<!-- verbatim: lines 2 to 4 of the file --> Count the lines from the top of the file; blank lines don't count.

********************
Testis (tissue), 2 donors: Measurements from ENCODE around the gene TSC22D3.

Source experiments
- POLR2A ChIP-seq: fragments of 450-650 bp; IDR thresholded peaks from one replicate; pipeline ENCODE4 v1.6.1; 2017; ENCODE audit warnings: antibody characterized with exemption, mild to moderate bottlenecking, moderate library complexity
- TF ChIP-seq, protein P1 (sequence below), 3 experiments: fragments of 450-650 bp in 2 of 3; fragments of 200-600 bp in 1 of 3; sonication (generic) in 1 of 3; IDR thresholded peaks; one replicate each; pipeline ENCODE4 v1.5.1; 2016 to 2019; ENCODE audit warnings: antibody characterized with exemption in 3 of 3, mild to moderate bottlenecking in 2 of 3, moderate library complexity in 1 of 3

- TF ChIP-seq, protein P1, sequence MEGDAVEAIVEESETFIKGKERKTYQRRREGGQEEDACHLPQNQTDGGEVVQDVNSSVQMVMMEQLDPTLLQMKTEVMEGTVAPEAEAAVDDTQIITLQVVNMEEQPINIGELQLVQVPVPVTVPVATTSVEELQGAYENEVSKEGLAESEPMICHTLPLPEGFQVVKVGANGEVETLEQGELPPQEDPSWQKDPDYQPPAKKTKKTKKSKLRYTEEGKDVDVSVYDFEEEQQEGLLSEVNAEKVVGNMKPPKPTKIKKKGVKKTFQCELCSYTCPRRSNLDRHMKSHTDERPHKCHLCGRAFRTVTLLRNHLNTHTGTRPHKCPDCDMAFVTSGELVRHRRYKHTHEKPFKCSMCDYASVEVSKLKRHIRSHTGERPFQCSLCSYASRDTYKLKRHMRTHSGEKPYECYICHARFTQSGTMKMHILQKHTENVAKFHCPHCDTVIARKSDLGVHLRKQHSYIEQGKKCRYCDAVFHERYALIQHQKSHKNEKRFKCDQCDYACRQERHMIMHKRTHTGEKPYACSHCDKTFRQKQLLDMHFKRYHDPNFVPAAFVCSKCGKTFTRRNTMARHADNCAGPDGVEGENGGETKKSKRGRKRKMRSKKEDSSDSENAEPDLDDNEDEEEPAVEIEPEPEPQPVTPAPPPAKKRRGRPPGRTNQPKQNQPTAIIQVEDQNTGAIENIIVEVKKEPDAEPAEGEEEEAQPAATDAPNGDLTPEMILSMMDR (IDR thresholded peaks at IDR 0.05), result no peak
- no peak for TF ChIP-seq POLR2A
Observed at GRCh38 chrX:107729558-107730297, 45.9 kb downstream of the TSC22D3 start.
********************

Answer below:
Source experiments
- POLR2A ChIP-seq: fragments of 450-650 bp; IDR thresholded peaks from one replicate; pipeline ENCODE4 v1.6.1; 2017; ENCODE audit warnings: antibody characterized with exemption, mild to moderate bottlenecking, moderate library complexity
- TF ChIP-seq, protein P1 (sequence below), 3 experiments: fragments of 450-650 bp in 2 of 3; fragments of 200-600 bp in 1 of 3; sonication (generic) in 1 of 3; IDR thresholded peaks; one replicate each; pipeline ENCODE4 v1.5.1; 2016 to 2019; ENCODE audit warnings: antibody characterized with exemption in 3 of 3, mild to moderate bottlenecking in 2 of 3, moderate library complexity in 1 of 3